Creation Movie Review
Even worse than a wife making the shocking discovery that you're having a secret affair, could be her finding out about your secret writings, say, The Origin Of Species, if we're talking Charles Darwin. And what man in his right mind would want to be the unfortunate recipient of a spouse's fury, and might even think twice about making public such a blasphemous 19th century thought like the theory of natural selection, which could have instead found its way into the family fireplace. That is, if you accept the premise of Jon Amiel's Darwin biopic, Creation.
Not quite as focused on a groundbreaking theory of human evolution rooted in the animal world that shook religious authority at its core and still does, Creation domesticates Darwinism in the extreme, as the henpecked hermit and obsessed naturalist (Paul Bettany) ponders the mystery of the male nipple when not contending with his deeply religious wife (Jennifer Connelly). Who basically, is hearing none of it.
Bettany conveys with poetic intensity and an excruciating anxiety, a man torn by a terrible discovered knowledge he can hardly bear to acknowledge as he faces public scorn and resentment at home, a kind of second coming of Adam booted out of the Garden. While Connelly, the actor's wife offscreen as well, projects in this dreary drama adapted from Darwin's great, great-grandson Randal Keynes' book Annie's Box, such a stiff and gloomy gothic figure in comparison, as if her lack of sympathy for her own character is barely containable.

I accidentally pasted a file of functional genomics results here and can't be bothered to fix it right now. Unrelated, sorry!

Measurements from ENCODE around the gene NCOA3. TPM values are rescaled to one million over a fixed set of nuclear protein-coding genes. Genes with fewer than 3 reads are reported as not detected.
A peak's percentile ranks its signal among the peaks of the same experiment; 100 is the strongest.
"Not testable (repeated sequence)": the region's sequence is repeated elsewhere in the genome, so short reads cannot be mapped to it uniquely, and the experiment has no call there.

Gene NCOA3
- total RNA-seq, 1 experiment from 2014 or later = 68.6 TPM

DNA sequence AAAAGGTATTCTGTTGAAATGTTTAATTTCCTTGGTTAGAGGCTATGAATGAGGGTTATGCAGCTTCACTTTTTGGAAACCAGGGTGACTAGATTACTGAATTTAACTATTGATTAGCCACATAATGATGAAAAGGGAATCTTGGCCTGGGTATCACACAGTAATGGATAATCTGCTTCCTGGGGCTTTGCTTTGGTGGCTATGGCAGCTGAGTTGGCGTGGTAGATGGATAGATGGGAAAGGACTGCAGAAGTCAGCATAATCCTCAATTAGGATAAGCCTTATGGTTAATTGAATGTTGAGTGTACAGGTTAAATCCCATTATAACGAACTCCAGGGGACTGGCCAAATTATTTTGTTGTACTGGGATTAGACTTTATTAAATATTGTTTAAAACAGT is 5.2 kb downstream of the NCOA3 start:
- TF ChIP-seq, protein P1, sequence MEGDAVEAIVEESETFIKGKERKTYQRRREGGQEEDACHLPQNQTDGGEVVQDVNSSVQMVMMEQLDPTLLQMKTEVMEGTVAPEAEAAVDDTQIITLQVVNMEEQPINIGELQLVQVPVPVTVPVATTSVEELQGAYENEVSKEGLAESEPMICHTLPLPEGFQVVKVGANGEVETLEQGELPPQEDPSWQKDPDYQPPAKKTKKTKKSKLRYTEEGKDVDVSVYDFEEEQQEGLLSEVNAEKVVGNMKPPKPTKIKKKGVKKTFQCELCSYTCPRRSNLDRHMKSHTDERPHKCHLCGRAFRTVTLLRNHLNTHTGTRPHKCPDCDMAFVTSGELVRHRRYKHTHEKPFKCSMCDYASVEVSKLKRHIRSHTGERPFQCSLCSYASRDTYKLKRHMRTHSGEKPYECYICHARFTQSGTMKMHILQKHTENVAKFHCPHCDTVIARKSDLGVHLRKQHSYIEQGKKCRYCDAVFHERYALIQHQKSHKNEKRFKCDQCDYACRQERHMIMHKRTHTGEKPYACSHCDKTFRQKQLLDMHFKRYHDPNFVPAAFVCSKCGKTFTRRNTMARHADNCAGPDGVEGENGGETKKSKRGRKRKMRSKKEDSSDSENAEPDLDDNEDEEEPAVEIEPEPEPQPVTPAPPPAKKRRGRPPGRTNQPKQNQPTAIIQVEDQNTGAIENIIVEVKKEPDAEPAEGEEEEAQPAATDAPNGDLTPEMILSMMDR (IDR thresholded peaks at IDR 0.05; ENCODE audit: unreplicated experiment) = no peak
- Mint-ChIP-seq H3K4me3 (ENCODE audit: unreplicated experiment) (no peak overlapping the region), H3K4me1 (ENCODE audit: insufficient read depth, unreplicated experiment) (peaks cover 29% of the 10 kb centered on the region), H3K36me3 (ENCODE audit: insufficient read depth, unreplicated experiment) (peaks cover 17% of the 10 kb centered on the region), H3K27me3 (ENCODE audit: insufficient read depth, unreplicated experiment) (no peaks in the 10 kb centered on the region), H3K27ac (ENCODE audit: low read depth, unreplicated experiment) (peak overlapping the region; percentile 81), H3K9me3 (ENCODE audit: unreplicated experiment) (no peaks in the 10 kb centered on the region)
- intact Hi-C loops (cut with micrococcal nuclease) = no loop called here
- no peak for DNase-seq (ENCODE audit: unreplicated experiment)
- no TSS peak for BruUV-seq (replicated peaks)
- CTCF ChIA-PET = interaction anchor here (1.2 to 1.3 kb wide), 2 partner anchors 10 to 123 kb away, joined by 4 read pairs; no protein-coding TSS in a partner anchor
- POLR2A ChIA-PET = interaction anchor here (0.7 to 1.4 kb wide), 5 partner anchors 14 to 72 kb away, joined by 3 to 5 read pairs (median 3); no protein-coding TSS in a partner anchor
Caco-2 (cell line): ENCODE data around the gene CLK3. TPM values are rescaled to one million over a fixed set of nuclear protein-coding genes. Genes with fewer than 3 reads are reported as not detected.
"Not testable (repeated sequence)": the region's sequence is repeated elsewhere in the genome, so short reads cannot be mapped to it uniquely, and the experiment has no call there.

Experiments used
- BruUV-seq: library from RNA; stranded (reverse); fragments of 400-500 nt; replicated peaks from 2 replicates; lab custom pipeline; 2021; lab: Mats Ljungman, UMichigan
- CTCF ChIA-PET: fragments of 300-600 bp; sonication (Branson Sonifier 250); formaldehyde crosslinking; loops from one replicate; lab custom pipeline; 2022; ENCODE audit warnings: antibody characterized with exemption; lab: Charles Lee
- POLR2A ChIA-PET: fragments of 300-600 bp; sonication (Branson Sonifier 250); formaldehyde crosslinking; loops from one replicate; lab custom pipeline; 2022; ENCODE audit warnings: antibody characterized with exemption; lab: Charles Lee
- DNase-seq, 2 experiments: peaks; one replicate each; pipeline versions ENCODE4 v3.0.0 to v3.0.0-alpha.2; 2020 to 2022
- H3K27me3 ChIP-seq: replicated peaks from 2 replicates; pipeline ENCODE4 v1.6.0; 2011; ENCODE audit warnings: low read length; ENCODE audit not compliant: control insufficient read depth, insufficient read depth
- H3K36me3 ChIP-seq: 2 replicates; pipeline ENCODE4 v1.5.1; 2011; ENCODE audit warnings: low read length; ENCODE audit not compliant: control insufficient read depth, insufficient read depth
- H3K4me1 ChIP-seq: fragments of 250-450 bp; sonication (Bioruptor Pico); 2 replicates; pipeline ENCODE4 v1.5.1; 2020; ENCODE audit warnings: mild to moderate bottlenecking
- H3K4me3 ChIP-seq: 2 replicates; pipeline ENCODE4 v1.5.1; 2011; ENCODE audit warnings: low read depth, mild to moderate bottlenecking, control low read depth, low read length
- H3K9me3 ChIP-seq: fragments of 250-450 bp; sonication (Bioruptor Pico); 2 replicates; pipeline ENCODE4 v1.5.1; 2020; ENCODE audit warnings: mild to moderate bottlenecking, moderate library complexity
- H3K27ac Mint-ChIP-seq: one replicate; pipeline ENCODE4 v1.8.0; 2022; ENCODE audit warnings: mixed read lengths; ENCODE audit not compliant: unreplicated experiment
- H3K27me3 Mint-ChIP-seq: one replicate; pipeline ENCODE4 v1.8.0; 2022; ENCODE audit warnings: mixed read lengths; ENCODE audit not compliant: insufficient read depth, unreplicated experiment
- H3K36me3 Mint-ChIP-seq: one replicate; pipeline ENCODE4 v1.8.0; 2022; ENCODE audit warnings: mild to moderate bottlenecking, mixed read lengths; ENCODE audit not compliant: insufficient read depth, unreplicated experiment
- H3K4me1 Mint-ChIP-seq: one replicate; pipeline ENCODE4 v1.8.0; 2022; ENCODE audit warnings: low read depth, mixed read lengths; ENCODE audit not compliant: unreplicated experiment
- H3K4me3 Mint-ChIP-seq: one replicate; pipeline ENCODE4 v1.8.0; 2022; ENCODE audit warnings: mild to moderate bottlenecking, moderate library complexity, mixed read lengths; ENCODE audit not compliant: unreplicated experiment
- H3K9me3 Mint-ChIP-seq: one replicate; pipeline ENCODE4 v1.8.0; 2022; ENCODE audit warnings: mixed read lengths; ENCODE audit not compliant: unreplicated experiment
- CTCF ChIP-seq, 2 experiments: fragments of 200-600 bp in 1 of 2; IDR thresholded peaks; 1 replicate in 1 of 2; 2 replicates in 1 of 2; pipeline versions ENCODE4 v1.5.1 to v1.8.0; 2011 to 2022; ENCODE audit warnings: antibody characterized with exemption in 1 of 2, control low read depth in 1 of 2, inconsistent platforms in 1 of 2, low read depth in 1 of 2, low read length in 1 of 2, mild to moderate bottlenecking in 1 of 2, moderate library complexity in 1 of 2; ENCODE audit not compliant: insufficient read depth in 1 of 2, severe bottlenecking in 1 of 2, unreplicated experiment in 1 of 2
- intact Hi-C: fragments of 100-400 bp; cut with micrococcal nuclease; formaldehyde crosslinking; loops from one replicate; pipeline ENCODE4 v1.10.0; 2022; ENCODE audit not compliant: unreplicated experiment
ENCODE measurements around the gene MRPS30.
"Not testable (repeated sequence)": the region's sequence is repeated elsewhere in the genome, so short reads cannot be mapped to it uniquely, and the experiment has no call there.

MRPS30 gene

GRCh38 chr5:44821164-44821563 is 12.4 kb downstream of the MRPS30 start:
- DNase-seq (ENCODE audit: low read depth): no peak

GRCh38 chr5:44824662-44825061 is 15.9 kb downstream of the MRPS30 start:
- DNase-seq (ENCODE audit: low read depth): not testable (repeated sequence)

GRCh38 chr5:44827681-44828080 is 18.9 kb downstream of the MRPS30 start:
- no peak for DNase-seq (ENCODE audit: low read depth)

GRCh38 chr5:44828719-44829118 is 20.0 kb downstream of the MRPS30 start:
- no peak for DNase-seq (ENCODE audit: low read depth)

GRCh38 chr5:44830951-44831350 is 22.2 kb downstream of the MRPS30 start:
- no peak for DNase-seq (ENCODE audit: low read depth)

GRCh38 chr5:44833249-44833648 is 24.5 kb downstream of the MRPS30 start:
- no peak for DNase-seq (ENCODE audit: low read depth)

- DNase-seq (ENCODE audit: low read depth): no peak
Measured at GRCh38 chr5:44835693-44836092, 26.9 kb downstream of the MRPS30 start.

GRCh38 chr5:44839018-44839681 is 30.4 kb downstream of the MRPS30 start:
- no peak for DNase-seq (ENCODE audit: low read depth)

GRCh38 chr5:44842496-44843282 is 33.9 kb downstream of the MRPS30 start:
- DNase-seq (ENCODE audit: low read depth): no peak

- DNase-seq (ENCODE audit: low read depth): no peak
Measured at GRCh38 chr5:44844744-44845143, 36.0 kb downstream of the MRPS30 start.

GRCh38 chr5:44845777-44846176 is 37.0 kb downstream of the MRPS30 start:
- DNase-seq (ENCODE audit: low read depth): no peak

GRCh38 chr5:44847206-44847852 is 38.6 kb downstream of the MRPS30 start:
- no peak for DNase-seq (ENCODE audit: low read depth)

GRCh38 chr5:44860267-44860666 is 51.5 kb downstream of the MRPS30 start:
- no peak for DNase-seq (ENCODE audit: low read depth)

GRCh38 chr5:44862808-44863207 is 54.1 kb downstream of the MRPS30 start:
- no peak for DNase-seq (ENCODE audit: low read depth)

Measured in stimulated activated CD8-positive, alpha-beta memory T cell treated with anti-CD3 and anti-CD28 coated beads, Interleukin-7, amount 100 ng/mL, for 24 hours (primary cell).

In contrast, Darwin's exuberantly doting relationship with his favorite daughter Annie (Martha West) is so unusually vivacious, as to give the misleading impression of a, let's say, theory of unnatural selection as substitute for a consistently cold fish wife.
And while explanations abound at the finish line as to long festering family dysfunction and intruding occult visitations, this more often than not puzzling intellectual and emotional guessing game of a movie distracts from the more dramatically pressing matter at hand - Darwin's impact on a turbulent moment in time rather than primarily the other way around. The result is unfortunately less an inquiry into the enormous impact of a subversive idea and its fearful but determined messenger on the course of human history, than contentious remote country estate retro-reality show.
2 1/2 stars
Prairie Miller is a multimedia journalist online, in print and on radio. Contact her through NewsBlaze.
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